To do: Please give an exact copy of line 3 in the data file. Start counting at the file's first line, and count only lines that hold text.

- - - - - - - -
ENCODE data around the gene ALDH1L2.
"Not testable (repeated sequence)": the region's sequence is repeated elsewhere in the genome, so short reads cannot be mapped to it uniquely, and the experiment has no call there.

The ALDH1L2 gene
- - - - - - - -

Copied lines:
The ALDH1L2 gene